Ivanka Trump's Auction Item Disappears After Raising Ethics Concerns

December 16th 2016

Lucy Tiven

An online bidding war for a coffee date with incoming first daughter Ivanka Trump ended abruptly on Friday, when the site disappeared, NPR reports.


New York Times reporter Eric Lipton — who co-authored a Thursday story on the auction that argued it posed ethical concerns — tweeted a screenshot of a failed attempt to find the auction page on Friday. (ATTN: also searched for it and could not find the page.)

The auction was initially set to end on Tuesday, as you can see in screenshots tweeted by Lipton. Representatives for Ivanka Trump and the transition team did not respond to requests for comment from ATTN:.

Several of the bidders intended to address policy issues with the first daughter, the Times reported.

The auction for time for with the first daughter, hosted on the site CharityBuzz, was part of a fundraiser for the Eric Trump Foundation. Its proceeds would have gone to St. Jude Children's Research Hospital. Here's what it looked like on Thursday:

ivanka auction

ATTN: reached out to CharityBuzz and the Eric Trump Foundation and will update this post as necessary.

Bidders included a restaurant owner hoping to pressure Trump on immigration policy and "a fringe presidential candidate from Florida who wants to send a message to Mr. Trump about election fraud," the Times reported.

Investment manager Ozan M. Ozkural told Times he was bidding for the meeting to gain insight into President-elect Donald Trump's agenda in regards to countries he does business in.

“The nature of my business, we talk to a lot of different governments, a lot of politicians and lawmakers across the world,” Mr. Ozkural, who invests in Turkey, told the Times. “You end up getting a better sense of what the modus operandi will be.”

The auction raised eyebrows.

Critics argue that Ivanka's proximity to the President-elect meant that the bidding war is actually selling is access to someone with significant political influence.

“You never, ever want to have government officials using their public office for the private gain, even for a worthy charity,” former Obama administration ethics lawyer Norm Eisen told the Times. "That was how we did it."

Anti-corruption nonprofit Democracy 21 president Fred Wertheimer told the Times he found Ivanka and Eric Trump's involvement in the site “highly inappropriate.”

“This is just wrong,” Wertheimer said. “The president’s family should not be out raising money for whatever cause, in exchange for a potential influence buyer who wants to get his views to the president.”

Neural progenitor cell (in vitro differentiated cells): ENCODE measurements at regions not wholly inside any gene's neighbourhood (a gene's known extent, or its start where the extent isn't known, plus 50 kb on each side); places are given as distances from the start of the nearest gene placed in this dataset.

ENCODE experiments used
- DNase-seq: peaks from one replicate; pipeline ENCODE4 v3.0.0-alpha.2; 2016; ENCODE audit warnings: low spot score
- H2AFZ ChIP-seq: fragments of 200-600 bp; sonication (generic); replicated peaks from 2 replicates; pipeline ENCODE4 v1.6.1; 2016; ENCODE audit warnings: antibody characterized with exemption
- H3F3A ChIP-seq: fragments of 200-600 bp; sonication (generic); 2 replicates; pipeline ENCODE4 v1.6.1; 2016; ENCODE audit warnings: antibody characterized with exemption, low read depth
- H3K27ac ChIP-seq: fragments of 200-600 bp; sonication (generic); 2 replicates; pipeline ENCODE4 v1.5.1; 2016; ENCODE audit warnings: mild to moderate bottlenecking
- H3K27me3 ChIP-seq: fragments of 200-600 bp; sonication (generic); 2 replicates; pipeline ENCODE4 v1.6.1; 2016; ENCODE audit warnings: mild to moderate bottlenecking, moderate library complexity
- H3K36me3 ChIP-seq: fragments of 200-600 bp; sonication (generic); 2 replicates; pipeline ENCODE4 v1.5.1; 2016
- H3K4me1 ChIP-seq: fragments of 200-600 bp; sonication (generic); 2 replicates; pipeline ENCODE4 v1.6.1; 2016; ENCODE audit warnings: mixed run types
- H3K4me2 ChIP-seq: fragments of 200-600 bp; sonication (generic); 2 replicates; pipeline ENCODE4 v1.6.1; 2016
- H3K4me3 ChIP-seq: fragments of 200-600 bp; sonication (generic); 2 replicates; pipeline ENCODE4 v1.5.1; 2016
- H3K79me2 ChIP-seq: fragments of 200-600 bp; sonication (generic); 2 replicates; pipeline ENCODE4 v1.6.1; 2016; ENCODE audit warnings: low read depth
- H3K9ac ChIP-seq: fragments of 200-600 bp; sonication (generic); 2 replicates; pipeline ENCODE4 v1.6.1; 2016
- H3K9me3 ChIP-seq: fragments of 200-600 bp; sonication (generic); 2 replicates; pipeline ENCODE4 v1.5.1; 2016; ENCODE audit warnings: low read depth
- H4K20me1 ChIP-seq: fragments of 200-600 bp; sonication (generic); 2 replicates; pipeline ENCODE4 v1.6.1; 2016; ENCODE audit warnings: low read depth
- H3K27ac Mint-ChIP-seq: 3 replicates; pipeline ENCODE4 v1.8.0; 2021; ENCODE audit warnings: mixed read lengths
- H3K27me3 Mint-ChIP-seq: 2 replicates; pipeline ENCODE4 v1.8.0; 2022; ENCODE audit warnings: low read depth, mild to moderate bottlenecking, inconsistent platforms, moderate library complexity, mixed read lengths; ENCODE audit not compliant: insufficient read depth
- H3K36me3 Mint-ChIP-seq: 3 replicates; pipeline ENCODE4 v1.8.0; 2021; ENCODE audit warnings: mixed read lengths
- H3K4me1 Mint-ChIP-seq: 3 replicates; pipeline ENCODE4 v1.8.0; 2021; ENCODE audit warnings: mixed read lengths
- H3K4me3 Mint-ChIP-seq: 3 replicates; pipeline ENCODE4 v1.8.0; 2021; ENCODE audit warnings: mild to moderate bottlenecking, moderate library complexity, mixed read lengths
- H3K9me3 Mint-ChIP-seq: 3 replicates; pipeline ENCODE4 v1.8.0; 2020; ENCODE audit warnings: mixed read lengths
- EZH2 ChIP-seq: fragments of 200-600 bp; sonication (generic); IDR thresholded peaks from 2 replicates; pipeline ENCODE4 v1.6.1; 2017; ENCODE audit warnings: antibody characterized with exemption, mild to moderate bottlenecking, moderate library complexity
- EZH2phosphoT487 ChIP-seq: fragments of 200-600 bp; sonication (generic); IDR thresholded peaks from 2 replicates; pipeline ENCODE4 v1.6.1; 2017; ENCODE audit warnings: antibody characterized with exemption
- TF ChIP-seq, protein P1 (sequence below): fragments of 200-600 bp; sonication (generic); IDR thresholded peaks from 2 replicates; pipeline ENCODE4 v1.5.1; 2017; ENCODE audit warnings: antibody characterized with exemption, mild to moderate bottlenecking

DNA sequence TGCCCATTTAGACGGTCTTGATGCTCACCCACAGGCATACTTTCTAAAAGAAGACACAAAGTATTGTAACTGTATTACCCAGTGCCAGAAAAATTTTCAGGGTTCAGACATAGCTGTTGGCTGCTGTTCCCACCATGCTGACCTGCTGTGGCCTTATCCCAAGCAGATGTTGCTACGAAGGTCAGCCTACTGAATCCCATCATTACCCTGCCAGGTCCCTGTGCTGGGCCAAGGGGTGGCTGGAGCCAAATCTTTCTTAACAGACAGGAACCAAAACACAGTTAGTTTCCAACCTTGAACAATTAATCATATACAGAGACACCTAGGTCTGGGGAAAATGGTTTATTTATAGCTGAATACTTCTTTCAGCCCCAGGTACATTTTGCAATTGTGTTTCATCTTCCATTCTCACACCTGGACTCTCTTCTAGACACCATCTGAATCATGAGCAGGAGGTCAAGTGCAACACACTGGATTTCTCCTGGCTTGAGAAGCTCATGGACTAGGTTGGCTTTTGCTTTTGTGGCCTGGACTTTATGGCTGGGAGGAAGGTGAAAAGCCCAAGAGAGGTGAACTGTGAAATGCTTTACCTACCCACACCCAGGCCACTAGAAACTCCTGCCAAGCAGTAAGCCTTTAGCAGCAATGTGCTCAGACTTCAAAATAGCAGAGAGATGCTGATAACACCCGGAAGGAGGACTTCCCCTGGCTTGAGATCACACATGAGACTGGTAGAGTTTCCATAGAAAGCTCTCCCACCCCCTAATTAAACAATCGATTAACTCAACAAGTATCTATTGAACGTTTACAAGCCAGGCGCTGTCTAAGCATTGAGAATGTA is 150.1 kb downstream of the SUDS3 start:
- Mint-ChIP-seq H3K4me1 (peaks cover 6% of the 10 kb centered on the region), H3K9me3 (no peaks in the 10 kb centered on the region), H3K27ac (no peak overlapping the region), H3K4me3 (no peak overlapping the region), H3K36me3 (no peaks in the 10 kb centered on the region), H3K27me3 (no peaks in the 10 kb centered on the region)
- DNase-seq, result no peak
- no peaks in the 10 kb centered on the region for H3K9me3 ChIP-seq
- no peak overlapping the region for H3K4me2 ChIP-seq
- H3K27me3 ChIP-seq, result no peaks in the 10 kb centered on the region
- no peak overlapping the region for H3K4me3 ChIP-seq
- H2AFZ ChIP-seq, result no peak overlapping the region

However, the laws that restrict others federal employees' charitable donations do not pertain to the president, the Times report adds.

Eric Trump's response to the New York Times report:


From the Times:

"'We’ve done this every year,' he said, referring to his foundation, which typically raises about $5 million annually, has a single paid staff member and gives almost all its revenues to St. Jude’s. 'We utilized Charitybuzz to raise significant funds. Every single year we’ve auctioned off a lunch with one of ourselves. It’s nothing more than an effort to raise a lot of money in an effort to help sick children.'

"In a statement, Ms. Trump said it was an 'honor' to raise 'additional money to benefit terminally ill children through the donation of my personal time.'"

Approximately an hour after the Times published the report, Eric Trump told the Times he was thinking about closing the auction. ATTN: reached out to representatives of Ivanka Trump and the transition team about the matter. We will will update this post if necessary.

Ivanka's role in the transition and prospective influence on the Trump administration has been in an issue of concern in recent weeks.

She attended a November meeting with the prime minister of Japan and was present at a Wednesday meeting between the President-elect and executives from the technology industry. This week, anonymous sources from the transition team have told news outlets she plans to work out of the East Wing and is lobbying members of congress on childcare benefits.

An anti-nepotism law prevents elected officials from hiring or appointing family members. However, Trump transition team senior advisor Kennyanne Coway recently brought up a loophole in an appearance on MSNBC’s "Morning Joe." The loophole rests on a 1993 federal court ruling about Hillary Clinton serving on a White Care healthcare task force during her tenure as first lady, Time reported Thursday.

If Ivanka is appointed to serve in her father's administration or advises him in an informal capacity, her brand "Women Who Work" and relationship with the Trump Organization could pose conflicts of interest, as Business Insider reports.